Thoughts about coherent drum kits

The solution is equal parts creative direction and technical skill. 

In other words, this is like most issues in the home studio[1] – you need to know what you want AND know how to get it. 

On order to create a coherent kit, you need to know what a coherent kit sounds like. As an engineer, this needs to be much more than simply “I’ll know it when I hear it”. You need to specifically define what you want. This actually goes beyond coherence – it’s about your vision for the drum kit including what it will contribute to the mix and support the song. 

As you’ve probably noticed, good sounds and right sounds are not always the same. Simply collecting a snare, kick, hats and crash that all sound “good” on their own doesn’t necessarily mean they’ll work well together and it doesn’t mean they’ll be the right choice to support the song. Don’t worry about finding good sounds and instead focus on getting the right sounds. 

But how do you know what the “right” sounds are? This is where creative direction comes in. This is where you imagine the sounds (often literally hearing them in your head) before they come out of your speakers. If you do this, you’ll find that coherence is not really a problem at all. 

In fact, coherence might be a red herring. When we talk about coherence we often take it to mean several sounds having similar characteristics. In the context of a drum kit, this might mean that all the drum kit elements are short and spiky, or thick and heavy, or dull and visceral, or large and fragile, etc. In fact, contrast in drum kits can also be very effective. A low long kick can be coupled with a short stark snare (eg. Massive Attack’s Teardrop). A 808 kick could be coupled with an acoustic snare (eg. Saul Williams’ DNA, or 2 Pie Island & Flue’s Little Things). An electronic kit and an acoustic kit could both be used in the same song in different sections (eg. Marilyn Mason’s This Is The New Shit). 

Initial choice of samples (or other sound sources) is just as important as appropriate processing. Choice of samples is particularly important and this is where your 10GB of drum samples may be mroe a hinderance than a help. Do you really want to audition a gigabyte of kick drums every time you start a song? Likewise for snares, hats, crash cymbals, etc. You’ll probably find that restricting yourself to ten or twenty good samples will actually help you improve your productivity. Don’t hoard samples just in case you need one that happens to be the “perfect sample”. There is no perfect sample. A sound is perfect because it’s the right sound for the mix, for the song. A sound can’t be perfect for the song before the song exists! Instead focus on choosing a sound that’s most suitable from a collection. Be sasitfied with the sound being about 50%-80% of the sound you have in your head. Bring it into your project and bring it the final 20%-50% using processing (which may also include pitch and length adjustment). Of course, this only works if you already have a sound in your head to begin with (this is creative direction!). If you don’t have this, then no amount of samples or processing will help you because you don’t know what you want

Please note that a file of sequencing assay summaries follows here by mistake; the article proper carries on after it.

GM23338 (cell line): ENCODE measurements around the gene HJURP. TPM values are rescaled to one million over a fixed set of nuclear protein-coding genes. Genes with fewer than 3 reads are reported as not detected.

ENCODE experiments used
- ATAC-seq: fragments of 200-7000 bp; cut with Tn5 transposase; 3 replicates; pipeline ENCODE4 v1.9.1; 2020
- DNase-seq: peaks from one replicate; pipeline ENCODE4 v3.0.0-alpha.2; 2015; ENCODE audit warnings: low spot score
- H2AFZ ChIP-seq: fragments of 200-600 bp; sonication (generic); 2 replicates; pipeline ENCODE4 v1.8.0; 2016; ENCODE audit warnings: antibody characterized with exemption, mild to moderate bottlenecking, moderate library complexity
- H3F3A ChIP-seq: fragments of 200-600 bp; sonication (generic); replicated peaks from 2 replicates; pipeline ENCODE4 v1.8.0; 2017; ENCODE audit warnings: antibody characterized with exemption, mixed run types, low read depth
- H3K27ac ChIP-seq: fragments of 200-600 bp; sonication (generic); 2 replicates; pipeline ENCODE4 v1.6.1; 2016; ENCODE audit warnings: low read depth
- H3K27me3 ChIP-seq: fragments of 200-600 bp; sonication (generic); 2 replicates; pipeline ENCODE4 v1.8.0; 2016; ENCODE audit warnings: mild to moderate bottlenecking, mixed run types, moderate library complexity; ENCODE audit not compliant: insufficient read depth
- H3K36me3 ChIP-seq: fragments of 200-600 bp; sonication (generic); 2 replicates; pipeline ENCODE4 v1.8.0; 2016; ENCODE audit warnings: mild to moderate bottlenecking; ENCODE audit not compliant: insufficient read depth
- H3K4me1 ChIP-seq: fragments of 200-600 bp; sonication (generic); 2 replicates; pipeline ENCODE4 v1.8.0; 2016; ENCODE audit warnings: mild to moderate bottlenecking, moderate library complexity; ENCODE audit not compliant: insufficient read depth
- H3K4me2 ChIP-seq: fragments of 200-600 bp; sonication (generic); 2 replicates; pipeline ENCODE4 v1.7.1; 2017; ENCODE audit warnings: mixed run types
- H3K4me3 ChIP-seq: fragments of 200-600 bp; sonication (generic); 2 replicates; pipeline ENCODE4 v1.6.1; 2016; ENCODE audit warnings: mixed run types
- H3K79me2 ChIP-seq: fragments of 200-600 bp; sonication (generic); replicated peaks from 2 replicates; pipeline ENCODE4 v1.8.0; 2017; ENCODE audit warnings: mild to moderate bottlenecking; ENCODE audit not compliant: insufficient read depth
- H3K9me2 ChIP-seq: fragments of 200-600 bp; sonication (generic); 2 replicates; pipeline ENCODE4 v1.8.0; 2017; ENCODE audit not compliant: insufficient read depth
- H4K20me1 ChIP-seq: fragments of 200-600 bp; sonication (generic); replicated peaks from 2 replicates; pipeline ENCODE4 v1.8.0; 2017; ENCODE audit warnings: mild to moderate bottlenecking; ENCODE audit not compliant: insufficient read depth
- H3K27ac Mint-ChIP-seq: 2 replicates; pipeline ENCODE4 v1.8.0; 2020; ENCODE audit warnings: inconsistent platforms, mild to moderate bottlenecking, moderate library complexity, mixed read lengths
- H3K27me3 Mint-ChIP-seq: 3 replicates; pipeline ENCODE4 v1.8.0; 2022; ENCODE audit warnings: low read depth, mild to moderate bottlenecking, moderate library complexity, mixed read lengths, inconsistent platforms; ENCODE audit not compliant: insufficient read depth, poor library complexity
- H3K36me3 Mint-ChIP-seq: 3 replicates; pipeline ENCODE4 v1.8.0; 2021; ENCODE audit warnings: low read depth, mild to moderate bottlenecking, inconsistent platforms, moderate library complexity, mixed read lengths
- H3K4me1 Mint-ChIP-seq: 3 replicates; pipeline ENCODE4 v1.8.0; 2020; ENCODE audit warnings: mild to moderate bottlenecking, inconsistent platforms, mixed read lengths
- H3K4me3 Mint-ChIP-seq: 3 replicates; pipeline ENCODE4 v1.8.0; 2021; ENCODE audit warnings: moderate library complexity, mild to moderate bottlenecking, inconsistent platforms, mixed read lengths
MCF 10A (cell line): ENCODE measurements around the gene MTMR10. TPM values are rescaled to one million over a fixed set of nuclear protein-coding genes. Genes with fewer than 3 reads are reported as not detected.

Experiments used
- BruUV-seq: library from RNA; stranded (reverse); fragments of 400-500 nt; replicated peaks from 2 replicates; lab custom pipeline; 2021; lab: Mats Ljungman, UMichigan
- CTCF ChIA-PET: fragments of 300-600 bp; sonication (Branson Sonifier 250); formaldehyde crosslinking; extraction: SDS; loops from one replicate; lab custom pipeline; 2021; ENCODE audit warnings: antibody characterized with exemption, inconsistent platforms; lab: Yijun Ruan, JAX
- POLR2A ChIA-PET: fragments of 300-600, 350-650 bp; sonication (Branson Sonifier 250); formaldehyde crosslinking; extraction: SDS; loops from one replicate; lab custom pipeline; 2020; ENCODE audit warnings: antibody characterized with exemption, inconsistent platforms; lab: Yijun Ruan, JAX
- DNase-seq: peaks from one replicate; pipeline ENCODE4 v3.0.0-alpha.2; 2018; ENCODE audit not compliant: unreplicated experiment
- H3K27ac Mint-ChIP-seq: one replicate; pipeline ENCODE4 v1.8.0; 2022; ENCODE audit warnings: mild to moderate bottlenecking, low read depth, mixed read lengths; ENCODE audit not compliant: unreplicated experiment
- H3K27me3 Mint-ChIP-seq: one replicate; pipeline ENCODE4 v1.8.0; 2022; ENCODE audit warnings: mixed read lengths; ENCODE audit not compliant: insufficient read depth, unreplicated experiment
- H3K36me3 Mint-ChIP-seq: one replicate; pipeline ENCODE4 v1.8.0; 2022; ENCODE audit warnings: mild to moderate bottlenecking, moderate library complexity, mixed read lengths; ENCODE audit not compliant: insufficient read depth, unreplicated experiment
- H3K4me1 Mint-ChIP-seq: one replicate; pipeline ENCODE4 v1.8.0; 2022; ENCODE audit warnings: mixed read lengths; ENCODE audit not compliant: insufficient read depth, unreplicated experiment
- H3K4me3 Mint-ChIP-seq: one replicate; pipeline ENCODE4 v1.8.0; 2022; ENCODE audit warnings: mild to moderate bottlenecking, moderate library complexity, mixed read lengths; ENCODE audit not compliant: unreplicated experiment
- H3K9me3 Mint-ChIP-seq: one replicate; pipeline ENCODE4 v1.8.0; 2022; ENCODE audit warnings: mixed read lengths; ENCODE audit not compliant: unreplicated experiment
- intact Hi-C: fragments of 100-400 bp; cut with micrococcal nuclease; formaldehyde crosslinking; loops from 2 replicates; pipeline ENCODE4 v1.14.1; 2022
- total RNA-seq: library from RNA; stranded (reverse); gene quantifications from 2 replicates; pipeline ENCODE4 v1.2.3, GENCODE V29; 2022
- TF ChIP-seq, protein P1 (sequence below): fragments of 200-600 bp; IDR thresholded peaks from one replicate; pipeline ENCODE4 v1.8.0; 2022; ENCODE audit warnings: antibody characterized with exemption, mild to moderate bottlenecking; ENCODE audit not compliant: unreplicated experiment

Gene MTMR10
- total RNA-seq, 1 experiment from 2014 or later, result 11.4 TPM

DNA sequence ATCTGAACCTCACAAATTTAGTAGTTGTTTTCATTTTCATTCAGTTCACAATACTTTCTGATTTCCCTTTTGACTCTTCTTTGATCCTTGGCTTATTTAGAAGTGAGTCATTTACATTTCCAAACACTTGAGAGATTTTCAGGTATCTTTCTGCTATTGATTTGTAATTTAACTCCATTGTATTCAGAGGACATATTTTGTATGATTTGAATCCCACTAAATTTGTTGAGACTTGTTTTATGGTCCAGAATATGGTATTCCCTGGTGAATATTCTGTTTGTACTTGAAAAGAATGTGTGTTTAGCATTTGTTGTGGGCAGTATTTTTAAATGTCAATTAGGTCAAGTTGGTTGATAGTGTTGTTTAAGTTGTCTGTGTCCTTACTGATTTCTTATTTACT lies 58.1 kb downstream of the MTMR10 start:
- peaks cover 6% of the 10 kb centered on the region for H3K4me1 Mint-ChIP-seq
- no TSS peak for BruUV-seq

-Kim. 

[1] Traditionally, the producer and engineer are two different people. The producer provides the creative direction and the engineer implements it. For example the producer might say the drum kit needs to be more snappy and the engineer would do that using whatever tools are available. It would be just as out of place for the producer to start talking about comrpession ratios as it would be for the engineer to start coaching the band. In the home studio, the artist is composer, performer, producer and engineer (plus many other roles too!)

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  1. You know, I had a lot of problems like this in the past, when I had folders over folders of drum samples and I literally spent aeons checking through them, as they were not really WELL organized – I am sure you can relate to that.
    Then I had the bright idea of buying myself a Maschine unit. Wow, that was a change, especially since it provides you with pre-made drums kits you can use or just take as “reference”. What I do usually is select one kit I like (especially from kick/snare point of view), clear out the pre-made patterns and build 3-4 patterns I have in my head with those samples. Then I start switching out samples I don’t like with others from different kits, but it’s kinda fast ’cause they are all organize in genre/kind etc and you can just do it on the fly as the pattern plays.
    After I am done with this step I start adding individual effects to single pads if needed, mostly reverb/chorus or a limiter if I end up with something slightly too extreme.
    I am all about devices which allow you to streamline your work, there are other aspects to worry about and everything simplifying your workflow is more than welcome.

  2. @Gabriele Maidecchi (@maidoesimple)
    Sounds like you’ve found a good solution! If you focus on keeping things streamlined and avoiding getting bogged down you’ll be able to move from ideas to realisation much quicker.

    -Kim.

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